Wednesday, December 22, 2010

[7.75/10] This Man a.k.a. The Man from Nowhere (2010)

This Man

The Man from Nowhere (2010)

An ex-special agent CHA Tae-shik’s only connection to the rest of the world is a little girl, So-mi, who lives nearby. Her mother, Hyo-jeong smuggles drugs from a drug trafficking organization and entrusts Tae-shik with the product, without letting him know. The traffickers find out about her smuggling and kidnap both Hyo-jeong and So-mi. The gang promises to release them if Tae-shik makes a delivery for them, however it actually is a larger plot to eliminate a rival drug ring leader. When Hyo-jeon’s disemboweled body is discovered, Tae-shik realizes that So-mi’s life may also be in danger. Tae-shik becomes enraged at the prospect that So-mi may already be dead and prepares for a battle, putting his own life at risk. Jeong-beom Lee's fantastic action thriller had 10 nominations at this year's Korea Film Awards, and although it took 7 awards, most of which in technical categories, "The Man from Nowhere" remains as one of the best Korean films of 2010, along with the fantastically disturbing "I Saw the Devil". "This Man" is not without its flaws, as the first half of the movie suffers from messy story, incoherent pacing and choppy editing, but all these problems are cleared up in its middle part, where "The Man from Nowhere" turns into a thoroughly gripping and highly intense crime thriller, that will leave you gasping for air. Probably the best thing about "This Man" is that there's nothing exaggerated about it, as it delivers a truly believable, yet thrilling story, and sympathetic, credible central characters, beautifully-acted by Bin Won and Sae-Ron Kim. Bin Won is great as the reticent ex-agent, Cha, and although he barely speaks most of the time, he's absolutely captivates the audience with his expressive eyes and enigmatic, yet provocative behavior. The minute you see him, you know he hides something, and you can't help yourself but wanting to uncover the mystery behind him. He's that compelling. However, it's Sae-Ron Kim who truly shines in this film. She acts so naturally and so believably, you'll never guess that this is her first time in front of the camera. Moreover, the relationship between the two protagonists is so sincere, heartfelt and plausible, it makes you forget that you're watching a movie. Besides Cha and Jeong 's enchanting relationship "This Man" has even more to offer. The backstory about Cha not only reveals his intriguing past, but it's also very dramatic, emotional and beautifully-told, and certainly on of the film's highlights. The action sequences are incredibly well-staged, tense and violently brutal, accompanied with impressive visual and sound effects. "This Man"'s overall harshness is compensated with an absolutely touching finale, that is sure to bring tears to your eyes. Despite some editing issues, "This Man" is very slick, technically. The stunningly beautiful bluish cinematography and appropriate low-key lighting are to be admired, as is Jeong-beom Lee's competent direction. This is only his second movie, but it's obvious that he has put a lot of effort and creativity into his work. Disturbing and uncompromisingly violent, yet moving and consistently enthralling, "The Man from Nowhere" ranks as one of the best action thrillers South Korea has ever delivered.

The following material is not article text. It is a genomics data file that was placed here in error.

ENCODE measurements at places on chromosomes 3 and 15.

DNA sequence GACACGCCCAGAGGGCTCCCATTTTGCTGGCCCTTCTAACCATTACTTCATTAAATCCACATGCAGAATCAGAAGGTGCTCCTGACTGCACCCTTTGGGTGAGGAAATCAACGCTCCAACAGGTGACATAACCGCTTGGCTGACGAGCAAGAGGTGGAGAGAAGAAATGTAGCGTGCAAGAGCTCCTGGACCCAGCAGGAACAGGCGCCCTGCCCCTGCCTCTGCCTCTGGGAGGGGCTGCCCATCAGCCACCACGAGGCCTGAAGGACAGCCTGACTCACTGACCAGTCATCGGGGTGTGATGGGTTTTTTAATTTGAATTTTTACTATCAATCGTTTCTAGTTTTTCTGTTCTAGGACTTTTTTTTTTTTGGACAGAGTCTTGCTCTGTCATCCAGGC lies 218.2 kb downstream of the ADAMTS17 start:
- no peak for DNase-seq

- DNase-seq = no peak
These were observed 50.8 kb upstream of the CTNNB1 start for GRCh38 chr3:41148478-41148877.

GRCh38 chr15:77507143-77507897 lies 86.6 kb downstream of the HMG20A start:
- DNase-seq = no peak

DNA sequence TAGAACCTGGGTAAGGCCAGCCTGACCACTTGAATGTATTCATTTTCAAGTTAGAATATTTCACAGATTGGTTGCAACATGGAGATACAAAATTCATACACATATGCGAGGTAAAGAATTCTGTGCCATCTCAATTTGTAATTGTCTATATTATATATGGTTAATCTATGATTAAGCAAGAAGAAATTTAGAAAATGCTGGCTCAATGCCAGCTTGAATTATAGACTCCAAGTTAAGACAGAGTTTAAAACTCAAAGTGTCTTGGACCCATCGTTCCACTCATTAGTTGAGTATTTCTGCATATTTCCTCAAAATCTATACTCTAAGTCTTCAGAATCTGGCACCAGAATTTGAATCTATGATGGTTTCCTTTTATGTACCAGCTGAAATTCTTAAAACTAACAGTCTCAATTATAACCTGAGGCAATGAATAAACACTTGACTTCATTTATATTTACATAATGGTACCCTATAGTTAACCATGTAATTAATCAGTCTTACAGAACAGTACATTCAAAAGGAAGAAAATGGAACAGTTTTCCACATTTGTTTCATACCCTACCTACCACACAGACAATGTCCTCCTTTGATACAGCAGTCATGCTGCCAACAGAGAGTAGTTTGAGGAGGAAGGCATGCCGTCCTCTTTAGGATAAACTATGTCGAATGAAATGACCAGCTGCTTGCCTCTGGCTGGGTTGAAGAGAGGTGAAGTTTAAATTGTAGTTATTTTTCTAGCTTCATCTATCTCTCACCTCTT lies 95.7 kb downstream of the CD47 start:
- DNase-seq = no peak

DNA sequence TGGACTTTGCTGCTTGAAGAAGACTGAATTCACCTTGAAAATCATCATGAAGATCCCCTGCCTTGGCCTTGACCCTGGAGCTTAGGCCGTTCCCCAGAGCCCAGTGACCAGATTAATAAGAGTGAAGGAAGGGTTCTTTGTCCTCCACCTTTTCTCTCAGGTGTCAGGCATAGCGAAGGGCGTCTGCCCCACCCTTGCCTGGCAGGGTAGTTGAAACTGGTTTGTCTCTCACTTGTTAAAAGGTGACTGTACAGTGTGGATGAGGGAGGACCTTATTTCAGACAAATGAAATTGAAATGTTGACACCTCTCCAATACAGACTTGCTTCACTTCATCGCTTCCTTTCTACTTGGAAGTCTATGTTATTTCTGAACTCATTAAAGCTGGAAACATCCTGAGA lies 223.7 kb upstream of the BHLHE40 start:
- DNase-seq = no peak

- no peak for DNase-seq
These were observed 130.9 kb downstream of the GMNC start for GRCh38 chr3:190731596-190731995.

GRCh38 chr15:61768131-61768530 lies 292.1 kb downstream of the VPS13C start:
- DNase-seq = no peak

Tuesday, December 21, 2010

[6.00/10] And Soon the Darkness (2010)

And Soon the Darkness (2010)

Set in Argentina, "And Soon the Darkness" tells the story of two girls on a bike-riding trip in a remote part of the country. When one of them goes missing, the other must find her before darkness falls and her worst fears are realized. In this remake of 1970 British thriller of the same name, a supposed-to-be fun and exotic vacation, turns into a surreal nightmare for Stephanie and Ellie, two beautiful best friends from America. The good news is, Marcos Efron's version of "And Soon the Darkness" is a fairly decent remake, shot with artistic flair and executed with precision. "And Soon the Darkness" is definitely a slow-burner, since almost nothing particularly interesting happens in the first half of the movie, as that part is used for developing the characters, and the 'nature' of Argentina. And although lacking in thrills and intensity, this first half of the film is never boring, thanks to the smooth pacing, sympathetic characters and some pretty nice visuals. The second half is a notch-better, as the story unfolds more dynamically, and this is where all the action takes place. The ending is tad predictable and not very original, but it feels appropriate for the realistic subject matter. The acting, though not this film's main strength, is passable for the most part. Amber Heard is particualrly impressive. Her physical similarity to Keira Knightley is visible, but this stunning beauty never works against her, as she delivers an above average and very believable performance as Stephanie - the sensible and good-looking girl, determined to find and save her best friend. Odette Yustman, on the other hand, gives a pretty mediocre performance as the spoiled and reckless Ellie, as she shows almost no acting skills, but only relies on her prettiness. Moreover, her character is so annoying most of the time, you hardly care if she will be saved or not. Karl Urban feels very appropriate for the role he's given, and he gives his best in portraying his character. César Vianco is downright creepy as the dubious local policeman, and Adriana Barraza is very convincing as the hotel hostess. "And Soon the Darkness" makes a pretty good impression, visually, due to the absolutely gorgeous scenery of Argentinian country side, the exotic locations and some stunning and pretty artsy shots by Marcos Efron, who put all his creativity into delivering a visually-captivating remake, that never fails to engage the audience with its beauty. Although "And Soon the Darkness" is rather slow-moving and genuinely thrill-free, it succeeds in delivering a believable story, accompanied with a couple of decent performances and some truly aesthetic visuals.